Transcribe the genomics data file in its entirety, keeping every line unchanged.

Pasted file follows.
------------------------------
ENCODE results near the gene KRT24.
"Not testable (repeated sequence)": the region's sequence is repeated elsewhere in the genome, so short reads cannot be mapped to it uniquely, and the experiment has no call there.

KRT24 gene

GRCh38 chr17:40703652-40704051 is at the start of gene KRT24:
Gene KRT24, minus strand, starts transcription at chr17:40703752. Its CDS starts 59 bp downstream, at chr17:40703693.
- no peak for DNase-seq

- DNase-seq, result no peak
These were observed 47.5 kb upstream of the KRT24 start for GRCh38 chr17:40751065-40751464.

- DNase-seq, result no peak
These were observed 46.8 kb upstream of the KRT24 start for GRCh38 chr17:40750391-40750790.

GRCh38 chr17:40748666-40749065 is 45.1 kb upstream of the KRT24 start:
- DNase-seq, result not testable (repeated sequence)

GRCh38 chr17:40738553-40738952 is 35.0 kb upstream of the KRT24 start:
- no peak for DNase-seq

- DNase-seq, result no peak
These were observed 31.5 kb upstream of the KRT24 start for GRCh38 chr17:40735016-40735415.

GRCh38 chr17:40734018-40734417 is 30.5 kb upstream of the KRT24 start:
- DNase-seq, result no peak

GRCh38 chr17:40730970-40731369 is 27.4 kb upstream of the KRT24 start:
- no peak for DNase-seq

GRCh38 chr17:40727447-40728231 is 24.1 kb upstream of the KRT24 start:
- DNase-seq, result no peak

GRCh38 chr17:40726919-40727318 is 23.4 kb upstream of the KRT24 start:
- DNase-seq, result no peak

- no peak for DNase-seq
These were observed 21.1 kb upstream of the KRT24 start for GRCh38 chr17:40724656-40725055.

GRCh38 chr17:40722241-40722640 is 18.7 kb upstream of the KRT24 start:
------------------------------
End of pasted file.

ENCODE results near the gene KRT24.
"Not testable (repeated sequence)": the region's sequence is repeated elsewhere in the genome, so short reads cannot be mapped to it uniquely, and the experiment has no call there.

KRT24 gene

GRCh38 chr17:40703652-40704051 is at the start of gene KRT24:
Gene KRT24, minus strand, starts transcription at chr17:40703752. Its CDS starts 59 bp downstream, at chr17:40703693.
- no peak for DNase-seq

- DNase-seq, result no peak
These were observed 47.5 kb upstream of the KRT24 start for GRCh38 chr17:40751065-40751464.

- DNase-seq, result no peak
These were observed 46.8 kb upstream of the KRT24 start for GRCh38 chr17:40750391-40750790.

GRCh38 chr17:40748666-40749065 is 45.1 kb upstream of the KRT24 start:
- DNase-seq, result not testable (repeated sequence)

GRCh38 chr17:40738553-40738952 is 35.0 kb upstream of the KRT24 start:
- no peak for DNase-seq

- DNase-seq, result no peak
These were observed 31.5 kb upstream of the KRT24 start for GRCh38 chr17:40735016-40735415.

GRCh38 chr17:40734018-40734417 is 30.5 kb upstream of the KRT24 start:
- DNase-seq, result no peak

GRCh38 chr17:40730970-40731369 is 27.4 kb upstream of the KRT24 start:
- no peak for DNase-seq

GRCh38 chr17:40727447-40728231 is 24.1 kb upstream of the KRT24 start:
- DNase-seq, result no peak

GRCh38 chr17:40726919-40727318 is 23.4 kb upstream of the KRT24 start:
- DNase-seq, result no peak

- no peak for DNase-seq
These were observed 21.1 kb upstream of the KRT24 start for GRCh38 chr17:40724656-40725055.

GRCh38 chr17:40722241-40722640 is 18.7 kb upstream of the KRT24 start: